What this means is that students work at their own pace, demonstrating mastery of knowledge and skills, regardless of how long it takes, rather than coursework that is measured in time, like semesters. The focus is on the student’s pace rather than the professor’s. Students can move quickly or slowly, but they don’t advance until they have mastered a competency. The end product: a hybrid blend in-between vocational school and a traditional bachelor’s degree.


Job-Readiness and Salary Increases

Akilah graduates earn incomes that are, on average, 12x the national median income. Community service and leadership are core parts of the Akilah experience. All students are required to complete a Social Change Project, and many go well beyond that to mentor younger students or raise funds for those in need.


Changing the Landscape of Africa Via Technological Training

Many students come to the Akilah Institute and learn basic computer skills for the first time. By the time they graduate, they’ve learned such skills as programming, networking, and database management and are ready to step into the workforce. See more in this video:



Reaching Far Beyond the Kigali Classrooms: New Curriculum + New Impact Investment Fund

Akilah has an ambitious goal of enrolling 54,000 women across eight campuses in East Africa by 2031, while at the same time keeping tuition affordable and becoming financially self-sustaining. Their new online and executive education programs will enable them to reach a total of 1 MILLION students by 2031.

Akilah’s new curriculum will include both online and offline formats. Soon, much of Akilah’s curriculum content will be available online so that students will have more flexibility. This July, Akilah will launch its Evening & Weekend Program for working professionals.

Women in emerging economies will also have the option to enroll in Akilah’s continuing and executive education courses as well as online modules focused on specific skill sets. Akilah’s online courses will serve girls and women unable to attend a full-time academic program due to other professional commitments, their geographic location, or other barriers. In addition, local partner organizations will supplement their online curriculum with additional counseling, capacity building, or career partnerships.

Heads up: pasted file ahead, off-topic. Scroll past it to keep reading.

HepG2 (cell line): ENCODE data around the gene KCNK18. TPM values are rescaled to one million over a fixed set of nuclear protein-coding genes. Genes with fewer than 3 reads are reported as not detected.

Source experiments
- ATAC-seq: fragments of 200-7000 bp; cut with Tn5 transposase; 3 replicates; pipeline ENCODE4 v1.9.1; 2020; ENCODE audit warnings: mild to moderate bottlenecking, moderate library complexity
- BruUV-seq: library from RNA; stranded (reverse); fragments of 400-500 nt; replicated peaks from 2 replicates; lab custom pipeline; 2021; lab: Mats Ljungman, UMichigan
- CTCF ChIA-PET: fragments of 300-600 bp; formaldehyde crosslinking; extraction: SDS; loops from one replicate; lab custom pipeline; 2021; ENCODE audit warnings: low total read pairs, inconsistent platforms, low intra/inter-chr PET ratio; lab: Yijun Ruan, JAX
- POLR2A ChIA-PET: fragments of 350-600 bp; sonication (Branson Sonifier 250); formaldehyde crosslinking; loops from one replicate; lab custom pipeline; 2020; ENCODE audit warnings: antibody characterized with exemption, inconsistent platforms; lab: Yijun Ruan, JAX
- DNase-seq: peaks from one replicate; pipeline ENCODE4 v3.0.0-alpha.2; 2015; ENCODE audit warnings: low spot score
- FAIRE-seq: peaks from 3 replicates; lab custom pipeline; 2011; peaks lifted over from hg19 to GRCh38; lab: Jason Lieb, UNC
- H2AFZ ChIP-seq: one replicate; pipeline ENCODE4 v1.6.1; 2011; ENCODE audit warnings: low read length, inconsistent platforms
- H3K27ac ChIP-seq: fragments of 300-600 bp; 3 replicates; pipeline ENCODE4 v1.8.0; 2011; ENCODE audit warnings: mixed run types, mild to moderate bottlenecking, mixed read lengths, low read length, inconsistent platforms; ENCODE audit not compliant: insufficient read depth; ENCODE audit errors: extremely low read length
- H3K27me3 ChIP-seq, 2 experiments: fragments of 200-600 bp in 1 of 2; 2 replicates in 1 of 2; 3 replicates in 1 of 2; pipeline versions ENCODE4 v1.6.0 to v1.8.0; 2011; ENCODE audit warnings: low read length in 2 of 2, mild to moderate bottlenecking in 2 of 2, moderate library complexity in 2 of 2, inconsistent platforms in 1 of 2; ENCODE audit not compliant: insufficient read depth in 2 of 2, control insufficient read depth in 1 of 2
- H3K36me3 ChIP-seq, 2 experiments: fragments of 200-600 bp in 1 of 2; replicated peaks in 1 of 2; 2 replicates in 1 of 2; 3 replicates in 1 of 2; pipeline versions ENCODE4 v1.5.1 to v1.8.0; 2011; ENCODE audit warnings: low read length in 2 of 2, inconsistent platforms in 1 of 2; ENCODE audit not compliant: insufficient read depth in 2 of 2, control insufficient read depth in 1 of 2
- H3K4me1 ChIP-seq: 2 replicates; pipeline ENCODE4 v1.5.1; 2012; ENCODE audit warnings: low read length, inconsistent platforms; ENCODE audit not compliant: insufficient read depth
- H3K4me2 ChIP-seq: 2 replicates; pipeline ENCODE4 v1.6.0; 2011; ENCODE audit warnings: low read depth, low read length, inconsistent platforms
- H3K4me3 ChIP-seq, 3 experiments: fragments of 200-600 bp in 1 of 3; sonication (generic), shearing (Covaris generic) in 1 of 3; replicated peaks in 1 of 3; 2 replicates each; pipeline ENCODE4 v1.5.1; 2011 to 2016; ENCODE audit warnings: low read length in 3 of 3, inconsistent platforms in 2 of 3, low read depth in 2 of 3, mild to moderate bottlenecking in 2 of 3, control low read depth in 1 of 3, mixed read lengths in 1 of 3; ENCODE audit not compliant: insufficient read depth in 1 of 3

Bridging the Education Divide

Currently in East Africa, only 8 percent of young women even graduate from high school. Akilah wants to change the opportunity landscape by getting more women into and through college. Their leadership spent part of 2016 working with pro-bono partners Ernst & Young to revamp their financial and business model to include diverse revenue streams — tuition, equity, earned income from paid short courses, and donations.

They’re now launching a Series A investment round, seeking debt and equity investors interested in scaling up women’s education. The majority of Akilah students come from low- to middle-income families, and they rely on financial assistance from Akilah’s low-interest student-loan program.

“Education and income generation are game-changers—not just for women themselves, but also for their families and communities,” says Karen. “If I have to spend my whole life working toward that end, I feel like that’s a good reason to get up every day.”


The Future of Akilah: One Million Students

Akilah will welcome its largest class ever, with 400 new students, this July. They have also laid the groundwork for a new campus in 2018 in Kenya and plan to establish a network of eight campuses throughout sub-Saharan Africa by 2031, allowing them to serve 54,000 women in the classroom and, with remote online learning distributed through partners across Africa, reaching a total of 1 million students.

Photographs and videos courtesy of The Akilah Institute.

LEARN more about Akilah’s work to empower and educate East African women here.

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DONATE directly to Akilah Institute here.